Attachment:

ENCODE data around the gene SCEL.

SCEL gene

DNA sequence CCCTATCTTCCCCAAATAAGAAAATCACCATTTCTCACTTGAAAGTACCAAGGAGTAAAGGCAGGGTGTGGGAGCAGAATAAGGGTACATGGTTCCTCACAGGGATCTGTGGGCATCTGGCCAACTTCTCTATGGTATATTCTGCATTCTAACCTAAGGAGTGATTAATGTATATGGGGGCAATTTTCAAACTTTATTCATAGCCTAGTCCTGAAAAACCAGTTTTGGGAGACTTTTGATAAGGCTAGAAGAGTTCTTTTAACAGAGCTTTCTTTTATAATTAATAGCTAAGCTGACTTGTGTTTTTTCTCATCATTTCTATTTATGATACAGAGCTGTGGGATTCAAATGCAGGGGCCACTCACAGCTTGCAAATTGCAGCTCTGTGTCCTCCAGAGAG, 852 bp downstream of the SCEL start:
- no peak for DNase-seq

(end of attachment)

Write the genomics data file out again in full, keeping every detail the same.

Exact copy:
ENCODE data around the gene SCEL.

SCEL gene

DNA sequence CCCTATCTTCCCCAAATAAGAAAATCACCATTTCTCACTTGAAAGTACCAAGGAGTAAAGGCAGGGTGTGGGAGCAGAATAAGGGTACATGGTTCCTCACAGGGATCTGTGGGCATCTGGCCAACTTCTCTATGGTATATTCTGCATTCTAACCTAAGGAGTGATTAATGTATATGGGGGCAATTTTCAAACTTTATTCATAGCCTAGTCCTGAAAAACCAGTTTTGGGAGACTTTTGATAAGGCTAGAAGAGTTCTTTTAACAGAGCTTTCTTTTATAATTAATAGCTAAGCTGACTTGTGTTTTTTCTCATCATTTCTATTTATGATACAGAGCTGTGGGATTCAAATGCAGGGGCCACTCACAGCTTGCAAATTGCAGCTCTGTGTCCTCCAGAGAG, 852 bp downstream of the SCEL start:
- no peak for DNase-seq